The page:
The best example of this segregation was in Venice in the sixteenth century, when the government forced all Jews to live in the area of the iron foundry. And nowhere else. As the population of Jews grew but they were not allowed to move out from the iron foundry – the ghetto – it became dirty and over populated. Also, the majority lived in poverty. Soon, the word ‘ghetto’ became synonymous with the poorest, ugliest part of Venice, and when similar segregation laws were passed all over Italy and Europe, the Jewish area was known as the ‘ghetto’ of that city. Thus, the word became rooted in European culture for the poorest, most depressed area of a city.
Anyway, that was the story he told us… and you know how some people have a power in their voice that compels you to listen…he didn’t have that. What he had was compelling knowledge. I swear to you… he left with the best looking woman in the party. So, I hope you agree that impeccable general knowledge can massively increase the power of your conversation – therefore your ability to interact.
But the benefits of this knowledge are not just personal they are professional…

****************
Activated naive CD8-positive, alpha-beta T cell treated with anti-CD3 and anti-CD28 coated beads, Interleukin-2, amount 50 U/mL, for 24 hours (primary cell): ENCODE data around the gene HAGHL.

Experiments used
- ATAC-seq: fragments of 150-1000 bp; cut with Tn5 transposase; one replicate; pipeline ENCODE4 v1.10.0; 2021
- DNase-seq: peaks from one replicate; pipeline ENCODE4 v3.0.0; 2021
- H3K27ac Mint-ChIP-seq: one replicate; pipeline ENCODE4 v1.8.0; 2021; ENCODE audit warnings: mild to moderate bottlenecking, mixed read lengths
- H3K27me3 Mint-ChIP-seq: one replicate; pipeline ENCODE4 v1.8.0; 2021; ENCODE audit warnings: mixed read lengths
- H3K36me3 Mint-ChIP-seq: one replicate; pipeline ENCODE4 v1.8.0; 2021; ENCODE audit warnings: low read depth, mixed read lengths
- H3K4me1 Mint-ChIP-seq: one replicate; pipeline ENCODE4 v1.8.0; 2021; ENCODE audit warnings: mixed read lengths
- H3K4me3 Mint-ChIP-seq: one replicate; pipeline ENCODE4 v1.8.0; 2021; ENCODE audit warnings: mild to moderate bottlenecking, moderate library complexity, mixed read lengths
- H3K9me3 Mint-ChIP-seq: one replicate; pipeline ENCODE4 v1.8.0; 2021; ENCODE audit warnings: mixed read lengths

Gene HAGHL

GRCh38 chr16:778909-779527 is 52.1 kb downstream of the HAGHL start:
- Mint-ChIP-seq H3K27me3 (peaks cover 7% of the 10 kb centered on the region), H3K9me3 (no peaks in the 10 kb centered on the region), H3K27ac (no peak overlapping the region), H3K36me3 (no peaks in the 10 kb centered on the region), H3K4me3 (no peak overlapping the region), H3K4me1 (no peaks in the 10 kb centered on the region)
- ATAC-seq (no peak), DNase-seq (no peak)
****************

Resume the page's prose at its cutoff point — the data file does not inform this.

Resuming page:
Think about someone who works in marketing thinking up a slogan for a company called Everest. The person of little knowledge is only going to think of one association – the physical mountain. A knowledgeable individual, however, might jump to the creation of the Himalayas in geological terms 24 million years ago, or the role of Everest in Tibetan mythology (in Tibetan it’s called mother universe), the Victorian cartographer George Everest, or maybe even Everest – the industry standard program for listing all hardware on a computer. The man – or woman of knowledge – has a greater number of associations and sources of inspiration and this has practical applications in the professional sphere.